What is next
As the title says, The post is about the vNext on windows so though it’s open source but in this post I’ll cover only windows platform.
First of very all we need to know the terminology. Here are few:
  • K
  • KVM
  • KPM
These are the terms or more of commands we’re going to use throughout this blogpost.
Run the following script via powershell. Make sure you are running the poweshell with Admin privileges.
powershell -NoProfile -ExecutionPolicy unrestricted -Command "iex ((new-object net.webclient).DownloadString(''))"

In the original documentation it has @ at the start but you need to remove it to make it run.

Now run the command prompt and try running kpm command. This will not say the command doesn’t exist but it’ll show you the help menu of kvm command.

Now try running KVM List on the command prompt it won’t show a result if you’re running it first time. Don’t worry run following command:


It’ll install the latest KRE and K platform on you machine. Still you’re far away to get the latest open source .Net CLR. ;) Download the latest samples for 5 sample application or clone it via GitHub.

Run the command prompt and go to the application directory of downloaded samples. and Run the command “K Run” or “K Web” depends on what kinda of application you have in sample application collection.

I promise to have separate dedicated blog on explanation of K platform. but this time we’re just going to experience the free world of open source .Net. No Installation but just developer experience.

Run following command in the sample application via command prompt:


It’ll restore the required Runtime or call it .Net CLR for you application. Now just a step left to take.

K Run

K Web

Depends on your application if it has Main or if It’s a web application. You’ll see the console messages or just a mesasge “Started” after launching the command.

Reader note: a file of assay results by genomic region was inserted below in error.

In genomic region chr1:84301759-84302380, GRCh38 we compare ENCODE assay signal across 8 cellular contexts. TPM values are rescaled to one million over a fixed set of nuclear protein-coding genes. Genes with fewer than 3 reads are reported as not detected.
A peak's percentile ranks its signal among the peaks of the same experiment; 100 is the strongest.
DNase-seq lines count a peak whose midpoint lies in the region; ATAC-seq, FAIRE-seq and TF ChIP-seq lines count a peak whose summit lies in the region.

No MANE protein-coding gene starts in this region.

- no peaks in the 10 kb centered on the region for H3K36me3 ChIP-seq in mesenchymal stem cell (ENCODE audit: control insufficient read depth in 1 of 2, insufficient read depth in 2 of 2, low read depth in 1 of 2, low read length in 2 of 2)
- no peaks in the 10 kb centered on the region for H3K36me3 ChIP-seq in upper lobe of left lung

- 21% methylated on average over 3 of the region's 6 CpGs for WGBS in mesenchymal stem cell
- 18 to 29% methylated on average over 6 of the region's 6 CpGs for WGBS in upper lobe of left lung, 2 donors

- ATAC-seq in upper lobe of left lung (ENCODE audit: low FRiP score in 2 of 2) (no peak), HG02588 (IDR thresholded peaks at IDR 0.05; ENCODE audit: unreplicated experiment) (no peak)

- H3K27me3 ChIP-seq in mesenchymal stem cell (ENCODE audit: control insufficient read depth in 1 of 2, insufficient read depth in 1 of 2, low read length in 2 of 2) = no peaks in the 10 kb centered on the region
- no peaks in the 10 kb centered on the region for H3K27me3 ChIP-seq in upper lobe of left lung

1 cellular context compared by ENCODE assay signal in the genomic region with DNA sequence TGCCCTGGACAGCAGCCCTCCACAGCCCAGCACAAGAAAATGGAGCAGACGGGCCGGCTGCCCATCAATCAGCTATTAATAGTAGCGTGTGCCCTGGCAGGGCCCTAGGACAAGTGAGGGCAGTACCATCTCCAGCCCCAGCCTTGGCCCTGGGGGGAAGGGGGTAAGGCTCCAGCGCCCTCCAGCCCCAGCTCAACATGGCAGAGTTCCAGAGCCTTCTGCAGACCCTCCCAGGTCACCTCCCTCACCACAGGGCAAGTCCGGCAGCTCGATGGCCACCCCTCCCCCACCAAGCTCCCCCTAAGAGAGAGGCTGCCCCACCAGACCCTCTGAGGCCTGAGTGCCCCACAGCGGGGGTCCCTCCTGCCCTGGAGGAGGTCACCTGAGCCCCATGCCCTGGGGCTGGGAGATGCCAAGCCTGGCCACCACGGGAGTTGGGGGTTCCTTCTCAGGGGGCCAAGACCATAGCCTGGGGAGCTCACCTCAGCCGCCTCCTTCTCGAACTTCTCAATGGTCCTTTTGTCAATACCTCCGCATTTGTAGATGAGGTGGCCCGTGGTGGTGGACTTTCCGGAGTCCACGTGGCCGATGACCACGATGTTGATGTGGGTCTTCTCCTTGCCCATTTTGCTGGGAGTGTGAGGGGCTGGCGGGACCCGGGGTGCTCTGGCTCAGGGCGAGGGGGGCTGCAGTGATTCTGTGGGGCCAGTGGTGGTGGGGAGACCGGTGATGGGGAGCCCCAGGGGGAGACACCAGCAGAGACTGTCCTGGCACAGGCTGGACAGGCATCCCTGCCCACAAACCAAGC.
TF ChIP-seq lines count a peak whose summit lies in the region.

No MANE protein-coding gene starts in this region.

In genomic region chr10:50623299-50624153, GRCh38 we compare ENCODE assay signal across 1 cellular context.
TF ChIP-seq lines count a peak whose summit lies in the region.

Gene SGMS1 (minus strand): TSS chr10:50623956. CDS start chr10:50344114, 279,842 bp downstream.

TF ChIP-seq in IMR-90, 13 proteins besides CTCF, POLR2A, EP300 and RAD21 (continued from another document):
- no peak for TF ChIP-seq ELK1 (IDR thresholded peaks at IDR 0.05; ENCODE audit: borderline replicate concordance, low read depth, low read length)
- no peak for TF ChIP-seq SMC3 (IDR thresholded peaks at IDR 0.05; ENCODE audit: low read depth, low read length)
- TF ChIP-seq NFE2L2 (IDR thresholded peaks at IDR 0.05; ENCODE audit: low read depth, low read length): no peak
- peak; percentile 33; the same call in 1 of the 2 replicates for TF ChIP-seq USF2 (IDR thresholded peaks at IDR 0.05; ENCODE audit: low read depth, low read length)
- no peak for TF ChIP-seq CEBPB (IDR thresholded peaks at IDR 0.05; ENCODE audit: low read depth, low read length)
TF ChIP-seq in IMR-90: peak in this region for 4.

If it’s a console application you’ll see console message on the same command prompt otherwise if it’s a web it’ll just say “Started”. Now go to “http://localhost:5001” to access the hosted application. This is a default port and it’s configurable.

This is the first step to start with we’re gonna rest of the world in my upcoming posts.

AppDomain and Dynamic Assemblies

I have been working on an application where there was a requirement to compile and create dynamic assembly. But since there was a lot of request has to be processed various/multiple requests for code compilation on the fly and generating assembly has to be entertain. I realized that generated assemblies remained in the memory which was a problem and could have result in out of memory issues if placed in the production.

Note: The Roslyn libraries are being used for the compilation for generating assemblies.

Requirement statement:

Compile the code at run time and load the generated assembly to run some tests against the generated assembly.

As I mentioned in introductory part, the assemblies were not unloading once the work was finished. Ofcourse the assemblies loaded in the AppDomain were only gets unloaded once the Appdomain is unloaded. Then I thought of understand the AppDomain rather just placing a plumbing code for the problem and so I came to wrote this blog.

AppDomain - The Definition stated by MSDN:

Application domains provide an isolation boundary for security, reliability, and versioning, and for unloading assemblies. Application domains are typically created by runtime hosts, which are responsible for bootstrapping the common language runtime before an application is run.

One thing that can be noted here is,

You must load the assembly in appdomain before executing it’s methods.

Perform the operation for execution of the logic in separate AppDomain.